One of the core problems of modern statistics and machine learning is to approximate difficult-to-compute probability distributions. This problem is especially important in probabilistic modeling, which frames all inference about unknown quantities as a calculation about a conditional distribution. In this tutorial I review and discuss variational inference (VI), a method a that approximates probability distributions through optimization. VI has been used in myriad applications in machine learning and tends to be faster than more traditional methods, such as Markov chain Monte Carlo sampling.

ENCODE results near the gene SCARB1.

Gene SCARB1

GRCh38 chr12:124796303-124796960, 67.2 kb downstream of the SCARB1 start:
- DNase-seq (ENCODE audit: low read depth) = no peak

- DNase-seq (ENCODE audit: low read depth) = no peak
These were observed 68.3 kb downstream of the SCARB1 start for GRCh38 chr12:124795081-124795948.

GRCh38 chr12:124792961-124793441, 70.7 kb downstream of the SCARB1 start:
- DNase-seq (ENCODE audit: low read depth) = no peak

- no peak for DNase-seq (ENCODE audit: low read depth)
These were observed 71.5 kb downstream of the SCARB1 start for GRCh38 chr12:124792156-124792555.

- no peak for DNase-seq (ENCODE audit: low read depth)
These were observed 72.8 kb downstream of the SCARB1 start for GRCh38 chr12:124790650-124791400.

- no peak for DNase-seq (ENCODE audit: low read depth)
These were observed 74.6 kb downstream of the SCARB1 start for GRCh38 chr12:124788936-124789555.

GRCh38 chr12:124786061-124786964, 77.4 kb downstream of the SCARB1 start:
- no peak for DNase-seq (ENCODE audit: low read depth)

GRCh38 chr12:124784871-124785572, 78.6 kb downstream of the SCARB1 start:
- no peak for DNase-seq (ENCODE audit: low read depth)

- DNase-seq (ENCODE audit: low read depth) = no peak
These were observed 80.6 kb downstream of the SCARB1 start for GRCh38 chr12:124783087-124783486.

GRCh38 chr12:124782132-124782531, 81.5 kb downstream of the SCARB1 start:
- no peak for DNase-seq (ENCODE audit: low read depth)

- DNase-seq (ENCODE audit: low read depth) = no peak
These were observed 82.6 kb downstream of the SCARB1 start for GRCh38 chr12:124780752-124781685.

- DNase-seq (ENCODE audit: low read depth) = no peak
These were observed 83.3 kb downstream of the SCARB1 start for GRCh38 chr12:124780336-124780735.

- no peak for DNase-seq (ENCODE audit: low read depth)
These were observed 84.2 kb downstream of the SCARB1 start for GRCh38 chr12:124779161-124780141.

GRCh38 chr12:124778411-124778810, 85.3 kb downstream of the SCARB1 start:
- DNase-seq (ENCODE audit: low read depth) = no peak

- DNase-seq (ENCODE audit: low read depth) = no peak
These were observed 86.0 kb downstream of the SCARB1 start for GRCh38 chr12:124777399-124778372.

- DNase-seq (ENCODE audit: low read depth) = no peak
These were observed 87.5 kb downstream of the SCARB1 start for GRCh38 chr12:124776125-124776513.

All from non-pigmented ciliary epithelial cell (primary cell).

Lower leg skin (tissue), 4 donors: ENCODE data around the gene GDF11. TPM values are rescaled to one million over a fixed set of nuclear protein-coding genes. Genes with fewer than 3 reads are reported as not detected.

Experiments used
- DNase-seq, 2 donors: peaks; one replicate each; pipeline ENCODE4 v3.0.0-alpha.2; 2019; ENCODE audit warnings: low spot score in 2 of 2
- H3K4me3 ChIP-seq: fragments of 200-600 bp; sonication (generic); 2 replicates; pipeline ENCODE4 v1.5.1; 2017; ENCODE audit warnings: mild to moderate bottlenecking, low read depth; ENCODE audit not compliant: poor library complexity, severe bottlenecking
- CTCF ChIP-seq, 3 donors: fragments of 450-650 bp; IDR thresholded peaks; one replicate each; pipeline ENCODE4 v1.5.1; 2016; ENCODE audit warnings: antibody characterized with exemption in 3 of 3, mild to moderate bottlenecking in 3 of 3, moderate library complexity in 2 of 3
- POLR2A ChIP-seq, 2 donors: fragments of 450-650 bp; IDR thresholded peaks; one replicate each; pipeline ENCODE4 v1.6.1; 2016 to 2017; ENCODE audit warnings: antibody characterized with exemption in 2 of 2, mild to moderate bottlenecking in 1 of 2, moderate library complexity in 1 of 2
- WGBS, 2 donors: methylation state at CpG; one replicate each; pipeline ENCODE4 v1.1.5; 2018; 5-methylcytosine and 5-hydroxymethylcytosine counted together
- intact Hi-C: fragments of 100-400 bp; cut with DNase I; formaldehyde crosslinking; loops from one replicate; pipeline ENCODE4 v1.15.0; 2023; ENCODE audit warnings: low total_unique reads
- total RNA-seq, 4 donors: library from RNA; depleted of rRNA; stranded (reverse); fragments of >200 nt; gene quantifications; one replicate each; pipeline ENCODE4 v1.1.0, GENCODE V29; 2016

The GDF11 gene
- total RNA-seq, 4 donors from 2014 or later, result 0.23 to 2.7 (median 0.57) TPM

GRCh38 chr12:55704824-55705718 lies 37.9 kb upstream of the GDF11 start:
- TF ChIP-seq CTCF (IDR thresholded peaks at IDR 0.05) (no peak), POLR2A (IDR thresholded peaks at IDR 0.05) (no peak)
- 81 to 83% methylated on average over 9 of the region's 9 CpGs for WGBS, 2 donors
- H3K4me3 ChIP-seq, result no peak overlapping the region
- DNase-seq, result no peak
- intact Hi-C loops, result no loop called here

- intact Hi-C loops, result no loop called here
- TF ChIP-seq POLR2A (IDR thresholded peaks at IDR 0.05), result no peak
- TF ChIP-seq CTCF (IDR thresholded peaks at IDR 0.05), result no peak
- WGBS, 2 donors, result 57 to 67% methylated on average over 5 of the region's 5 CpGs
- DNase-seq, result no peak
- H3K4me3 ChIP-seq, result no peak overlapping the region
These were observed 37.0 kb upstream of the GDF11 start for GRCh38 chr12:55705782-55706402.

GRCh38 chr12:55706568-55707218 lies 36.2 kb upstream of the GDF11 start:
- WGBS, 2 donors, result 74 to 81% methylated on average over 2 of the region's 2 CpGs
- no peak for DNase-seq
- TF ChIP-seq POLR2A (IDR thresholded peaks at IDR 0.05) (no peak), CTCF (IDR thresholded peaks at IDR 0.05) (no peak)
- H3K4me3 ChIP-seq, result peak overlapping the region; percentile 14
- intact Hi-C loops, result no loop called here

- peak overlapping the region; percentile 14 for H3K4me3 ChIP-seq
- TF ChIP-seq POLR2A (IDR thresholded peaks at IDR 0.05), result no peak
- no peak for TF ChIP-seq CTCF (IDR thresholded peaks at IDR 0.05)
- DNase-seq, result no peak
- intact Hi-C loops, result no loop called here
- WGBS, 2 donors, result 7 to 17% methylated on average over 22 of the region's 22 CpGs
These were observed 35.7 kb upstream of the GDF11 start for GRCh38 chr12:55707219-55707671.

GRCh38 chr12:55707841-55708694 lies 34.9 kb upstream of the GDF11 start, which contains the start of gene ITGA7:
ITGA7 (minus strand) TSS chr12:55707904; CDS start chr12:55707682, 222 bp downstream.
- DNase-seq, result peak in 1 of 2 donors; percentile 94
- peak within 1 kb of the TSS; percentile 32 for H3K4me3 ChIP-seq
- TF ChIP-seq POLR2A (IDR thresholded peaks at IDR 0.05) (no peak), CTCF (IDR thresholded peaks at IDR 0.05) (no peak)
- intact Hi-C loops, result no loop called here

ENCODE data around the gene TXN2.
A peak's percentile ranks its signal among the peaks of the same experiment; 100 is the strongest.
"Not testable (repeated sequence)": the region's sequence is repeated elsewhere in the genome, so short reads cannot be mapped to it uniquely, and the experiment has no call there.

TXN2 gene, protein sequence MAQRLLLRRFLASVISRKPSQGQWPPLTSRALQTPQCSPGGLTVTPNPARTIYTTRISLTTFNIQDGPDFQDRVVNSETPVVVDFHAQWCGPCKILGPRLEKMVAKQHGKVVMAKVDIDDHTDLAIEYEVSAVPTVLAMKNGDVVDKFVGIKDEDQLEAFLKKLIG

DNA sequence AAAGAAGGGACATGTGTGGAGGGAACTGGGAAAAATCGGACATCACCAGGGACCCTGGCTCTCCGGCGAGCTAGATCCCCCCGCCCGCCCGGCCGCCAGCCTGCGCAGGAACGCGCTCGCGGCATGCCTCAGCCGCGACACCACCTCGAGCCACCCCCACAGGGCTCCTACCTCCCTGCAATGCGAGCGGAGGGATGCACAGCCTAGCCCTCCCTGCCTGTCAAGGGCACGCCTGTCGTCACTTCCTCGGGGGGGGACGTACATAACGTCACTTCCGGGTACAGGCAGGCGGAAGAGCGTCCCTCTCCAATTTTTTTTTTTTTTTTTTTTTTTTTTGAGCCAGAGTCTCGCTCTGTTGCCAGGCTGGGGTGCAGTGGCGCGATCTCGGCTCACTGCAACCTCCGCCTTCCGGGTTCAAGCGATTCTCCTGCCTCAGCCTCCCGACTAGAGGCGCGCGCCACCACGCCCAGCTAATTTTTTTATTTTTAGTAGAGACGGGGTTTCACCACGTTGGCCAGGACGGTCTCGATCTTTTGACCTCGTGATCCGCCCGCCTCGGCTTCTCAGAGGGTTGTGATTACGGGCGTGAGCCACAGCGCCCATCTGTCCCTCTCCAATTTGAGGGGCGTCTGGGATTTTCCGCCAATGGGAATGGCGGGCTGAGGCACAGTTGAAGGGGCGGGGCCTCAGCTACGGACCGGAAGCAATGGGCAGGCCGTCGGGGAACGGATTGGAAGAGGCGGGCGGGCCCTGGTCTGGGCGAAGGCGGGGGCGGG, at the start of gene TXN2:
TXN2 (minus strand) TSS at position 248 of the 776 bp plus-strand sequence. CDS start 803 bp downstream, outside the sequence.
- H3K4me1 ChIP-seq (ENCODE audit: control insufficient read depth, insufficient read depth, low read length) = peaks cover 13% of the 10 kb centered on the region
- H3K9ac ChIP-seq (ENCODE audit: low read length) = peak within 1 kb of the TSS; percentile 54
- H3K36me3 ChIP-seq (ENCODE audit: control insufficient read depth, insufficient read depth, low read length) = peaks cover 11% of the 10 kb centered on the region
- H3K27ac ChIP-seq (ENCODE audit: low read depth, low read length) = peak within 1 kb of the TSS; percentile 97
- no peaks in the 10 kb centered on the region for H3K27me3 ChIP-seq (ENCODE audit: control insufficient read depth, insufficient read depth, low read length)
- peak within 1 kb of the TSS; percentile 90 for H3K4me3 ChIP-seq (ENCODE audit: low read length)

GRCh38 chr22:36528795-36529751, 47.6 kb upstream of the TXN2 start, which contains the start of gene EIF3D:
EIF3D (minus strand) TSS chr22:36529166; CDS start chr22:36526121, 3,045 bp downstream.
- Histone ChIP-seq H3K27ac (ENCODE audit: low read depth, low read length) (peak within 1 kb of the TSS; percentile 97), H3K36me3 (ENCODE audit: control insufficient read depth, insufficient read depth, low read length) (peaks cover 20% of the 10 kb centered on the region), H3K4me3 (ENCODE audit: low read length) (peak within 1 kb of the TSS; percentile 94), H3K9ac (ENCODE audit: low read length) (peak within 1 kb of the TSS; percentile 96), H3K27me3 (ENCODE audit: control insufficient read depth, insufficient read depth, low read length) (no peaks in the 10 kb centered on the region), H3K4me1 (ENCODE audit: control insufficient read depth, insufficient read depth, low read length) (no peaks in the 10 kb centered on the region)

This tutorial aims to provide both an introduction to VI, a modern view of the field, and an overview of the role that probabilistic inference plays in many of the central areas of machine learning. First, I will provide a review of variational inference. Second, I describe some of the pivotal tools for VI that have been developed in the last few years, tools like Monte Carlo gradient estimation, black box variational inference, stochastic variational inference, and variational autoencoders. Finally, I discuss some of the unsolved problems in VI and point to promising research directions.